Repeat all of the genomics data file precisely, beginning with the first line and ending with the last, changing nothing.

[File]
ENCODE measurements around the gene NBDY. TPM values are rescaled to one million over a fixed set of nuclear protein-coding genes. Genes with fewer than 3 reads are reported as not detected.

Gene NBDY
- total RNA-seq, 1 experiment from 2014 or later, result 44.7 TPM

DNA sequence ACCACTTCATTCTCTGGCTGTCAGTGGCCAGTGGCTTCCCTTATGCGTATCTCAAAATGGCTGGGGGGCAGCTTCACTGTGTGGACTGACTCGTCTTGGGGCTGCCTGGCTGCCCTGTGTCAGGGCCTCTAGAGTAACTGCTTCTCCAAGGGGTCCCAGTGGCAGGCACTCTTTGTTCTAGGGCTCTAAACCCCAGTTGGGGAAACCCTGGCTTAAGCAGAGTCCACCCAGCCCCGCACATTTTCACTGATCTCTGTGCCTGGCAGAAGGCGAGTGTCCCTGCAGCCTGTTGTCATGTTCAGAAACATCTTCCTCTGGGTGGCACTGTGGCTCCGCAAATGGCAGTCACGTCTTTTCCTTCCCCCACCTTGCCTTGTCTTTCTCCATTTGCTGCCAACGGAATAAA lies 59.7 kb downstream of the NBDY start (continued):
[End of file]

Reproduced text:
ENCODE measurements around the gene NBDY. TPM values are rescaled to one million over a fixed set of nuclear protein-coding genes. Genes with fewer than 3 reads are reported as not detected.

Gene NBDY
- total RNA-seq, 1 experiment from 2014 or later, result 44.7 TPM

DNA sequence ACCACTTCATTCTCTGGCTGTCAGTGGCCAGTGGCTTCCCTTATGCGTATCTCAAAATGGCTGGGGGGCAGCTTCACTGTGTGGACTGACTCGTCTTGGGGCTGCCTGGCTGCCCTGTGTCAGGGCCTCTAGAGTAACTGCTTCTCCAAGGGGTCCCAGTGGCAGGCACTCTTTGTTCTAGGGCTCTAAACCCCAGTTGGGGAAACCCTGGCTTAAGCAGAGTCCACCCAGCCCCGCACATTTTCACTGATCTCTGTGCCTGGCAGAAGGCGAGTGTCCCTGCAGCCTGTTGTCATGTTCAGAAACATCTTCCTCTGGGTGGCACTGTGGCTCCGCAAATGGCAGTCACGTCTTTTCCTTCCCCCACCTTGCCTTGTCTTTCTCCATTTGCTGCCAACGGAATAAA lies 59.7 kb downstream of the NBDY start (continued):